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70 per cent breast cancer patients don’t need chemo

05 June 2018

The results "should have a huge impact on doctors and patients", Albain said. The findings indicate that chemotherapy may be considered for the remaining 30% of women. "We can de-escalate toxic treatments and do that with certainty".

Judy Perkins, an engineer from Florida, was 49 when she was selected for the radical new therapy after several rounds of routine chemotherapy failed to stop a tumour in her right breast from growing and spreading to her liver and other areas.

"The more in the bad risk category we'd say the chances of the cancer coming back are high so we'd give aggressive chemotherapy but still it wasn't an accurate science", explained Dr. Imran.

"Chemotherapy is no Shangri-La", Brawley said.

This study supports sparing thousands of women from the sometimes nasty side effects of chemotherapy, but we must be crystal clear that it applies to a very specific (and significant) subset of women. A new U.S. study, TAILORx, has shown that up to 70% of these women could avoid this painful treatment, which has multiple side effects.

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"Metastatic breast cancer remains incurable, and if we are to finally stop women dying we urgently need to find new ways to target and stop the spread of the disease. It felt like the worst flu I'd ever had times ten, and you have absolutely no energy".

A new study presented yesterday (June 3) at an American Society of Clinical Oncology meeting in Chicago, Illinois, suggests that about half of the women who are diagnosed with a subset of early-stage breast cancer may not need chemotherapy as part of their post-surgery treatment. But the researchers who conducted this new controlled experiment found that chemotherapy provided no additional benefit over hormone treatments alone.

The researchers were specifically interested in women who scored 10 to 25 on the test - scores that fall in the range of a medium risk of the cancer returning after surgery.

The patients in this group were randomly assigned to chemotherapy with supplemental hormone therapy or just hormone therapy alone.

St Vincent's University Hospital in Dublin had the second highest number of participating patients from the 1,182 research units involved. She's still cancer-free two years later.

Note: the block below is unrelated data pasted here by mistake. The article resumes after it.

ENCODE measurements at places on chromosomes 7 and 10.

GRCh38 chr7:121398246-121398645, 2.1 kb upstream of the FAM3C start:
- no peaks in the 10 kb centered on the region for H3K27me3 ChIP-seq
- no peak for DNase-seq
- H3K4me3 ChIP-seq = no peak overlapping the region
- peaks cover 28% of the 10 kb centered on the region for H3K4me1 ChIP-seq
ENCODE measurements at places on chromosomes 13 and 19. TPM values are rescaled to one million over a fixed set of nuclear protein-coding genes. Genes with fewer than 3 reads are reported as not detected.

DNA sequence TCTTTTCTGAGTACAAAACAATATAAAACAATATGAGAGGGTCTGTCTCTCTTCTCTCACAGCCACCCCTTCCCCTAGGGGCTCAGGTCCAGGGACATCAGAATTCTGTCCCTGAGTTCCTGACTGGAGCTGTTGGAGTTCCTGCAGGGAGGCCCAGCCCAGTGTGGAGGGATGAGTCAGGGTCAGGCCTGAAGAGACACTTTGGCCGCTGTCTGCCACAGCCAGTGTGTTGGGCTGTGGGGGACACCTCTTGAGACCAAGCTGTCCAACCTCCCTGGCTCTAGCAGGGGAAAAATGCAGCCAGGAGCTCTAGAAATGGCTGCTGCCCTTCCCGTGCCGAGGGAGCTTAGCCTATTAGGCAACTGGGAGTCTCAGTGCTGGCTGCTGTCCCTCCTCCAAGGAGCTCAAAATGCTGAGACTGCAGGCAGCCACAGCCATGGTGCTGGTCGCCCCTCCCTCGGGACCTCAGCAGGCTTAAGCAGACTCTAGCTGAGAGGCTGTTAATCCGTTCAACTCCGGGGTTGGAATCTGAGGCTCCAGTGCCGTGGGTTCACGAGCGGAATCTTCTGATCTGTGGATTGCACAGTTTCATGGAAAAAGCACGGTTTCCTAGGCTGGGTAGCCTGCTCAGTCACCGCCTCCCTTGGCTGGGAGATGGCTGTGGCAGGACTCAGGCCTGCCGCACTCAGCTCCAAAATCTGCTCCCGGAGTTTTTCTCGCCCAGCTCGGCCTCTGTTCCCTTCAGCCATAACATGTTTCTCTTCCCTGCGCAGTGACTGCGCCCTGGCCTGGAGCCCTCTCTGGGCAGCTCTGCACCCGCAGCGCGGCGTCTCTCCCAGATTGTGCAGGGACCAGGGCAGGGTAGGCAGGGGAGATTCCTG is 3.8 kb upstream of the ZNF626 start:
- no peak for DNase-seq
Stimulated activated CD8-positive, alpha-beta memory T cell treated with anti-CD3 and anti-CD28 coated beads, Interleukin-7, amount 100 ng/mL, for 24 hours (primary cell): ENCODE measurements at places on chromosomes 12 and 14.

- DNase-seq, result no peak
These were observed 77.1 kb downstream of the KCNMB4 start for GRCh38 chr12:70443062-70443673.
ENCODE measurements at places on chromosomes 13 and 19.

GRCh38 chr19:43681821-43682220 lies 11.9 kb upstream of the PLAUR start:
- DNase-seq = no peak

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In the USA, the most recent data shows around 135,000 new cases yearly of the specific breast cancer studied, says Dr. Joseph Sparano, an oncologist at Montefiore Medical Center, a professor of medicine at the Albert Einstein College of Medicine and the lead author of the study.

After enrolling for new trial in 2015, doctors in the USA adopted an experimental approach combining two different forms of immunotherapy after conventional hormone treatments and chemotherapy failed. Before the new treatment, doctors had given her three years to live. Because of that, many women with early-stage cancer used to be urged to get chemotherapy in hopes of preventing any spread.

Jennifer Litton, an associate professor and oncologist at MD Anderson Cancer Center in Houston, told USA Today that the results will help patients and their doctors make more informed decisions.

The extensive study revealed that approximately 70 percent of women diagnosed with early-stage breast cancer might not benefit from a treatment protocol that includes chemotherapy.

"If confirmed in a larger study, it promises to further extend the reach of this T-cell therapy to a broader spectrum of cancers", he said. Dr. Laszlo Radvanyi of the Ontario Institute for Cancer Research in Toronto described it as "an unprecedented response in such advanced breast cancer".

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70 per cent breast cancer patients don’t need chemo